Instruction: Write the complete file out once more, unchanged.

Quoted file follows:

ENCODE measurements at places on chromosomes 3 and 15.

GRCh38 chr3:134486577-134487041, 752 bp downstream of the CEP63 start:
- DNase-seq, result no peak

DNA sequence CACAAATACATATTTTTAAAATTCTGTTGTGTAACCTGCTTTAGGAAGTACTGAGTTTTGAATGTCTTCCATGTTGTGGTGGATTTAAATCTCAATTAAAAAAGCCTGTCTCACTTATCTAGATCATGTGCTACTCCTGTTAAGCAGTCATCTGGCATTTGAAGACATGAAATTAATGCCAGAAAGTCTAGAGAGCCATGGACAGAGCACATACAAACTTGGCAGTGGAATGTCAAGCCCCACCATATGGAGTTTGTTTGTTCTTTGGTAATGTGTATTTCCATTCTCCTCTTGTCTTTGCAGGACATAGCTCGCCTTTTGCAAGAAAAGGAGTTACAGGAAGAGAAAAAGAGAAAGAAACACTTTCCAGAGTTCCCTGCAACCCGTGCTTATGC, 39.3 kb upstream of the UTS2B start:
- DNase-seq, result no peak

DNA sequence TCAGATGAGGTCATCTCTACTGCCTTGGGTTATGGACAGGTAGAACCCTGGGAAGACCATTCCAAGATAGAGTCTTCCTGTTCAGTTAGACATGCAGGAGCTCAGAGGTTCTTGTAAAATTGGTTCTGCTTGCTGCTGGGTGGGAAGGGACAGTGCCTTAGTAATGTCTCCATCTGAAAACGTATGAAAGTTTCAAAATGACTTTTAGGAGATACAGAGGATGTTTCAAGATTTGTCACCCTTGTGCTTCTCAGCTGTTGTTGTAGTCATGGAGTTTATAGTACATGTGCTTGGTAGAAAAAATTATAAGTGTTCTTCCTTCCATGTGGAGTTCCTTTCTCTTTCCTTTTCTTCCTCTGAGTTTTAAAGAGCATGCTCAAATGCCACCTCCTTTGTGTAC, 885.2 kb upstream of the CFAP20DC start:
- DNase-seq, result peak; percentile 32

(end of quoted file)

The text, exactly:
ENCODE measurements at places on chromosomes 3 and 15.

GRCh38 chr3:134486577-134487041, 752 bp downstream of the CEP63 start:
- DNase-seq, result no peak

DNA sequence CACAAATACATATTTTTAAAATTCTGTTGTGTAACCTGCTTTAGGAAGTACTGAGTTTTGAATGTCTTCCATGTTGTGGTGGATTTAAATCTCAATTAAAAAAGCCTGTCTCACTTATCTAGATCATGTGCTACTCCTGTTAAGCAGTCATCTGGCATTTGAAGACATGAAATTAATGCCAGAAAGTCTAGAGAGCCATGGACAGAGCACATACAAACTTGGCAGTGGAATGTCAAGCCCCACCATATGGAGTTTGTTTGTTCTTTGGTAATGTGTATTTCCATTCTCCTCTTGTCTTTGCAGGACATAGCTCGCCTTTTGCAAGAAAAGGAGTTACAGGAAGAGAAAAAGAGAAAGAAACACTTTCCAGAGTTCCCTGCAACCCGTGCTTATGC, 39.3 kb upstream of the UTS2B start:
- DNase-seq, result no peak

DNA sequence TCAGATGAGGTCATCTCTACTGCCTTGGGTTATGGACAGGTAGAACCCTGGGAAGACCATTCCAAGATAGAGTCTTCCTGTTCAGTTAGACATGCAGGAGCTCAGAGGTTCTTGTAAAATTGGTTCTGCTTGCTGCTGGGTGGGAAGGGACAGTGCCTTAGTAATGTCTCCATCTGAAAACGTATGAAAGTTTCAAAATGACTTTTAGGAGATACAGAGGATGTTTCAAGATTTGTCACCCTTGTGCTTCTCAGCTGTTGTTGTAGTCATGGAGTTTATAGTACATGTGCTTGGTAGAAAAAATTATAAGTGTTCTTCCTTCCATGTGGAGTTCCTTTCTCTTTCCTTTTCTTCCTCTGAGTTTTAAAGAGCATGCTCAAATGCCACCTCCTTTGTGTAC, 885.2 kb upstream of the CFAP20DC start:
- DNase-seq, result peak; percentile 32